Because HDAC inhibition was detected in the xenografts, we next examined systemic effects of SFN in mouse prostate tissues. HDAC activity was significantly inhibited in the prostates from mice treated with SFN, compared with animals fed the control diet (Fig. 3A). Paralleling the inhibition of HDAC activity, prostates from the SFN-treated mice showed increased acetylated histones H3 and H4, and a concomitant increase in BAX expression (Fig. 3B and C).

Figure 3
SFN increases acetylated histones and induces BAX expression in mouse prostates. (A) HDAC activity was determined in mouse prostate tissues as described in Materials and Methods. Data are expressed as mean ± SE. n = 10. ***P < 0.001. (B) ...

Several HDAC inhibitors are currently undergoing clinical trials; an important biomarker of HDAC inhibition used in these trials is acetylated histone status from PBMC (32, 33). In the present investigation, HDAC activity was inhibited significantly in MBC obtained from SFN-fed mice, compared with controls (**P < 0.01, Fig. 4A). Moreover, in human subjects, HDAC activity was significantly inhibited in the PBMC of all three subjects as early as 3 hrs after consumption of 68 g of broccoli sprouts (Fig. 4B). In two of the subjects, HDAC inhibition also was seen at the 6-hr time point, and by 24–48 hrs HDAC activity had returned to the level detected at 0 hrs (Fig. 4C). In a third subject, the starting HDAC activity at 0 hrs was lower than expected, and for this reason the highest HDAC activity was seen at 48 hrs. (Fig. 4C). A longer period of restriction from cruciferous vegetable intake might be required in some subjects to attain peak HDAC activity levels in BMC.

Figure 4
SFN inhibits HDAC activity in mouse MBC and human PBMC. (A) HDAC activity in mouse MBC was determined as described in Materials and Methods; mean ± SE. **P < 0.01 for SFN versus controls. (B) Human subjects consumed 68 g of BroccoSprouts ...


We recently reported that SFN inhibited HDAC activity in BPH-1, LnCaP, and PC-3 prostate epithelial cells, with accumulation of acetylated histones associated with the BAX promoter, increased levels of BAX mRNA and protein, loss of procaspase-3, and induction of multicaspase activity leading to apoptosis (30). Other groups have reported that SFN given to mice at a dose of 5.6 μmol three times per week by gavage slowed the growth of PC-3 xenografts and caused induction of apoptosis (20). In the present study, we confirmed that dietary SFN also retarded the growth of PC-3 xenografts in vivo, with evidence for HDAC inhibition and induction of BAX in xenografts and prostate tissues of mice. Importantly, HDAC activity also was inhibited in MBC from mice given SFN, and in PBMC from human subjects consuming broccoli sprouts, which are a rich source of SFN (1720).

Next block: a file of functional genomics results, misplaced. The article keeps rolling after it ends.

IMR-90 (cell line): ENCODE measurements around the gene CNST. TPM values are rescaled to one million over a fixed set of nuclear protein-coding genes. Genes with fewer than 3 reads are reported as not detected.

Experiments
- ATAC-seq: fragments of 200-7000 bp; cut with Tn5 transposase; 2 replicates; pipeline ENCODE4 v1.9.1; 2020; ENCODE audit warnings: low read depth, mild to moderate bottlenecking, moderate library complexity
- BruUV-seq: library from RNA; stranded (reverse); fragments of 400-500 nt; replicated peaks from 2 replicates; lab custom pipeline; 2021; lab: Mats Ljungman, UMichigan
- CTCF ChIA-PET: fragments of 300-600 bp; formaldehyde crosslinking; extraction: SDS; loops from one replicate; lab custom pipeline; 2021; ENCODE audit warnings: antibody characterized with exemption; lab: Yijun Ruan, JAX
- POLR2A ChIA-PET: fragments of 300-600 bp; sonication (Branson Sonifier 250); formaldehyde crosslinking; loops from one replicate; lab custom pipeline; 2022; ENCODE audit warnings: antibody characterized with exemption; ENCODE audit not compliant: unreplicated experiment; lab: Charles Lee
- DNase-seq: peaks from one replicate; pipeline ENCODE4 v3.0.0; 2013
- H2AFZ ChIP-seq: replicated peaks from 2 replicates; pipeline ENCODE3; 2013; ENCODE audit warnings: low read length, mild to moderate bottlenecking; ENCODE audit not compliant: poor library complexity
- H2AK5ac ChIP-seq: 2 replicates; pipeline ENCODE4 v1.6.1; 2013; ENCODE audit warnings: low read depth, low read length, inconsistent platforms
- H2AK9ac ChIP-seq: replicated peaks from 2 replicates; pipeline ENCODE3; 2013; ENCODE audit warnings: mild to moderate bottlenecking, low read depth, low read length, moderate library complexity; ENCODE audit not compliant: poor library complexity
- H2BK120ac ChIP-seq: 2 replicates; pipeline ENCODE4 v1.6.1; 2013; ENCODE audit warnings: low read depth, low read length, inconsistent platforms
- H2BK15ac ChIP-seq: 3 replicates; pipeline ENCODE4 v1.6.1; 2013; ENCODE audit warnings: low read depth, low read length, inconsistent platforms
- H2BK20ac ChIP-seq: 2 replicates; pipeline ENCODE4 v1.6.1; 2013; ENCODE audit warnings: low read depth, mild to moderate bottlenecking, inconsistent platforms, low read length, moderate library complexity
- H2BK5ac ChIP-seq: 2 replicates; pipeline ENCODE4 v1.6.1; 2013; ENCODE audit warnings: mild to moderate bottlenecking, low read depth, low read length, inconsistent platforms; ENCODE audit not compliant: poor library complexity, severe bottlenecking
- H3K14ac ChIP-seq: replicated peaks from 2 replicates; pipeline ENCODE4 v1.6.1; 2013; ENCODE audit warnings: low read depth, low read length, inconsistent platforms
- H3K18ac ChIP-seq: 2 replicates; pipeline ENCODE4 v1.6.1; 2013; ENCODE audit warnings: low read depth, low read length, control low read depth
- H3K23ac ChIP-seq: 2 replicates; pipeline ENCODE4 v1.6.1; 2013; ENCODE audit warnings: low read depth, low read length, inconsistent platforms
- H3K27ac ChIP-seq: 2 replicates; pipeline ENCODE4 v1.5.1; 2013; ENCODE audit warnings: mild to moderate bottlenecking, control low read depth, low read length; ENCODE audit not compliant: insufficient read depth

SFN is an effective chemopreventive agent and induces Phase 2 enzymes involved in carcinogen detoxification and excretion (1720). However, SFN also has been shown to suppress colonic aberrant crypts when administered solely after the carcinogen exposure period (18), suggesting a role for mechanisms postinitiation. SFN induced apoptosis in, and slowed the growth of, PC-3 xenografts in vivo (20), and cell culture models have demonstrated cell cycle arrest and apoptosis using SFN as a test agent (2022, 24, 25, 2730, 3639). Several mechanisms by which SFN modulates cell cycle arrest and apoptosis in cancer cells have been proposed (reviewed in Refs. 2, 40). Based on the present findings and our previous work in colon and prostate cancer cells (30, 31), we propose that SFN acts as an HDAC inhibitor, augmenting histone acetylation and derepressing genes such as P21 and Bax, leading to cancer prevention via cell cycle arrest and apoptosis.

Interestingly, the HDAC activity levels varied between tissue types, based on the fluorescent values that measure relative HDAC activity. For example, the arbitrary fluorescent units for average HDAC activity in the xenografts (human PC-3 prostate cancer) from control mice were approximately 8-fold higher than the arbitrary fluorescent units for average HDAC activity in the prostates in control mice. PC-3 cells are derived from an androgen-independent, late-stage human prostate carcinoma; the higher HDAC activity levels in these cells compared with normal murine prostate tissue confirms the importance of HDAC activity in the progression to tumorigenesis. Interestingly, there seemed to be a difference in the extent of accumulation of acetylated histones in the prostate compared with the PC-3 xenografts (Figs. 2B and and3B).3B). This may be because of differences in relative HDAC activity levels before the SFN intervention, metabolism of SFN in the two sites, or the accumulation and retention of SFN in xenografts versus murine prostates. It is also possible that cancerous cells have a greater ability to resist the downstream effects of HDAC inhibition, that is, accumulation of acetylated histones, than normal cells. This would suggest that targeting epigenetic alterations early in the carcinogenesis process through prevention may be a better strategy than using HDAC inhibitiors as chemotherapeutic agents in a more advanced stage of cancer. Further studies should address the efficacy of prevention versus treatment.

We also tested a prototypical HDAC inhibitor, trichostatin A (TSA), in the mouse xenograft model, starting on the day of implantation and administered by subcutaneous injection (0.5 mg/kg body weight) every day for 21 days; TSA was not as effective as SFN at inhibiting xenograft growth, and there was no evidence for additive or synergistic effects of SFN plus TSA coexposure (data not shown). TSA is a potent HDAC inhibitor in vitro, but it can be converted rapidly to inactive metabolites in vivo (41). In previous studies, an inhibitor of the mercapturic acid pathway attenuated the HDAC inhibitory effects of SFN in vitro, but increased the effectiveness of TSA (31), indicating that TSA parent compound is required for HDAC inhibition. Further work is needed on the possible synergistic effects of TSA plus SFN in vivo.